Family Office Sees Value in Downtrodden Indian Shadow Lenders
(Bloomberg) -- A family office that manages money for India’s wealthy Jhunjhunwala family is looking to invest in finance companies which have been pummeled by the crisis in the country’s shadow banking sector.
Singapore-based AJ Capital Asset Management Pte sees good value in the shares of the downtrodden non-bank lenders, according to the firm’s Chief Executive Abhinav Jhunjhunwala. He said he’s also looking to invest in private companies in the sector, including through acquisitions.
“A lot of these companies in terms of where their share prices are have been penalized disproportionately,” Jhunjhunwala, 34, said in an interview. “I’m fairly bullish that a lot of the decent quality businesses will recover.”
AJ Capital manages money for Jhunjhunwala and his immediate family members.
India’s non-bank financing sector, which provides nearly four out of every 10 loans to consumers, has suffered from a 1.2 trillion rupee ($16.9 billion) funding shortfall after costs skyrocketed last year. The crisis was triggered by the default at one of the nation’s biggest lenders, Infrastructure Leasing & Financial Services Ltd., prompting the government to step in and seize control of the lender.
Fears of wider market contagion have led to the collapse of the share prices of Dewan Housing Finance Corp. -- down 76 percent over the past 12 months -- and other firms in the sector.
AJ Capital may also consider acquisitions of non-listed firms in the sector, according to Jhunjhunwala, who previously worked at Deutsche Bank AG’s proprietary-trading desk covering structured credit and at hedge fund Valiant Capital Partners LP in San Francisco. He’s the son of Reliance Capital’s vice chairman Amitabh Jhunjhunwala, one of the most senior executives in the business empire of tycoon Anil Ambani.
While the family office invests mostly in listed financial assets globally, it also allocates some funds to private firms. For example, AJ Capital is the largest shareholder of India-based insurance-selling platform Symbo, which also counts hedge fund Dymon Asia Capital Singapore Pte’s ventures vehicle among its other investors.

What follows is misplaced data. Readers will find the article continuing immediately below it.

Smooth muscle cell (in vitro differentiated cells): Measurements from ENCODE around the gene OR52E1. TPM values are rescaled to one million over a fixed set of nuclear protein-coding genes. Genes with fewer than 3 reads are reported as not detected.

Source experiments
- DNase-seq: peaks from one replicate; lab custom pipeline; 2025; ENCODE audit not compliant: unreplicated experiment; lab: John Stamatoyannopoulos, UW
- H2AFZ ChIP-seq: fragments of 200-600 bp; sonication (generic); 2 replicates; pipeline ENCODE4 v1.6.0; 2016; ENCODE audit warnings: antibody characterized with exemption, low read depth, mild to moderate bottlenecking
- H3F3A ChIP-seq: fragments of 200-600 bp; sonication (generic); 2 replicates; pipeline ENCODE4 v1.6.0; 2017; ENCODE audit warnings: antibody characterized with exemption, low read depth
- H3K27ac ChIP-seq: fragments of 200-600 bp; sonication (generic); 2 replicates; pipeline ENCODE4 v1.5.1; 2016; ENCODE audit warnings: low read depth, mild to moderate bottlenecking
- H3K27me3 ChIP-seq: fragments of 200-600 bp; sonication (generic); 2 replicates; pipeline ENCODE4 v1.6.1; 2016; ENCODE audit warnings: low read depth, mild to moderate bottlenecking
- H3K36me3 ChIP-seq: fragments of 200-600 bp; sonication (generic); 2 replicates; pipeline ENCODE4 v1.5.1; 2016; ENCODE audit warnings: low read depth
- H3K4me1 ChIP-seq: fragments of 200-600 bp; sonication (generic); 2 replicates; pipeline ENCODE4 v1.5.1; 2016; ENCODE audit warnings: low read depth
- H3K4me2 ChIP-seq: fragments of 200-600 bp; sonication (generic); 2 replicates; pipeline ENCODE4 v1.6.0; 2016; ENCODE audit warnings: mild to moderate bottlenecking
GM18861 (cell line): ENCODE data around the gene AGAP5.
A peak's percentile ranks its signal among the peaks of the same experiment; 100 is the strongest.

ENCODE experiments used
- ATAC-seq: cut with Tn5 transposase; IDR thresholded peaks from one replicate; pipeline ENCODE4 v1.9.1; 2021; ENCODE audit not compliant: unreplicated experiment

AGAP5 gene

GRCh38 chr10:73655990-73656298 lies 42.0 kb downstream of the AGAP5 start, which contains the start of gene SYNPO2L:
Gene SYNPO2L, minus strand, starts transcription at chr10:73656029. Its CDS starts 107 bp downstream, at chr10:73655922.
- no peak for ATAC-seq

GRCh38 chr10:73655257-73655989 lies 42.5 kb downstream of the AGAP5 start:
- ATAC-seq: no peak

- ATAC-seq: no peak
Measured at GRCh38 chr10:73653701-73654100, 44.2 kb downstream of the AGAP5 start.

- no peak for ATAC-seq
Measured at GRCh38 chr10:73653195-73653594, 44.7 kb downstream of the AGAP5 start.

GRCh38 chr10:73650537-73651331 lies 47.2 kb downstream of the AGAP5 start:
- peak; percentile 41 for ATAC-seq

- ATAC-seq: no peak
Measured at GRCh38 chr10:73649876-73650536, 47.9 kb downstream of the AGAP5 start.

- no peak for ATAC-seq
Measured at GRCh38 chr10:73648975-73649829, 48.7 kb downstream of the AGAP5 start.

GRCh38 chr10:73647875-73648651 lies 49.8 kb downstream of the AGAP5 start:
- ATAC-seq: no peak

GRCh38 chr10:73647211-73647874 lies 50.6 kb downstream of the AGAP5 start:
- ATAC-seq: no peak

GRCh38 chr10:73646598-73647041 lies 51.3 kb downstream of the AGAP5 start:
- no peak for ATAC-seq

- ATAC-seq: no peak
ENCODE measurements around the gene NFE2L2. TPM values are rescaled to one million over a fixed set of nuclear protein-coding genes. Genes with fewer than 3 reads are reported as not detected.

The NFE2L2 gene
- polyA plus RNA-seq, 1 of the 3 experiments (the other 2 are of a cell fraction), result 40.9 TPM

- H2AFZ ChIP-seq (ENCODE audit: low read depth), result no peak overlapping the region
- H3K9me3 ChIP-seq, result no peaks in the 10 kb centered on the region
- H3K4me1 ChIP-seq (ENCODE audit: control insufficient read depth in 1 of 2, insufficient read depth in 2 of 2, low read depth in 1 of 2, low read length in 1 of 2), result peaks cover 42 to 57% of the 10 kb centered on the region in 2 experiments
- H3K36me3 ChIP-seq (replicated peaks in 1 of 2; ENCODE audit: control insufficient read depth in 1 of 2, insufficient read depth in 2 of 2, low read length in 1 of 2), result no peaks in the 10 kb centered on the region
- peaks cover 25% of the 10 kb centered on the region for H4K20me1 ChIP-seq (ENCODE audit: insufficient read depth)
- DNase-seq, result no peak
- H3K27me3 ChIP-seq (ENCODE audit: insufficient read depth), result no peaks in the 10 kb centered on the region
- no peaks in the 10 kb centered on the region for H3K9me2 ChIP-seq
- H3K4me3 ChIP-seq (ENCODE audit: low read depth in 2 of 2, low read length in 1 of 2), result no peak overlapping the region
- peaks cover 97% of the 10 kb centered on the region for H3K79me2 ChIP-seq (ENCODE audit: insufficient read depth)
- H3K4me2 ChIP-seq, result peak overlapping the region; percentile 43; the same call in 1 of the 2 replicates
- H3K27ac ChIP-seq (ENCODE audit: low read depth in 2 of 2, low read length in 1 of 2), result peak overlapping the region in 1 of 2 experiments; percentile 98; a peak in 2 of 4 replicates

Blackstone Group LP and some other private-equity firms have already swooped on some of the assets in India’s non-bank industry. Earlier this month, funds managed by Blackstone bought 70 percent in Aadhar Housing Finance Ltd., a mortgage lender to low-income households. Bain Capital LP and Hero FinCorp Ltd. are in talks to buy a 10 percent stake in Dewan Housing, the Economic Times reported last week.
Among private shadow lenders, it’s “a great time to go out and build fantastic teams and perhaps acquire lines of businesses” which may not be core to their offerings, such as in insurance, Jhunjhunwala said.
A “reasonable amount” of capital required for such a transaction would be around 5 billion rupees -- enough to get a lender started, build a reasonable asset book and borrow at scale, he added, while declining to say exactly how much his firm is looking to raise for potential acquisitions.
Jhunjhunwala said AJ Capital has posted an average 11 to 12 percent annual return since its inception in 2012. That compares favorably with the average 4.7 percent generated by hedge fund managers investing in international assets over the same period, according to the Eurekahedge Hedge Fund Index.
Here are some of Jhunjhunwala’s other market views and calls:
- AJ Capital is long gold and overweight emerging-market equities including India and China
- Favors developing-nation currencies and is long rupee versus dollar, which he sees weakening in 2019
- Sees more upside in oil prices which may rise to $80 a barrel in 2019
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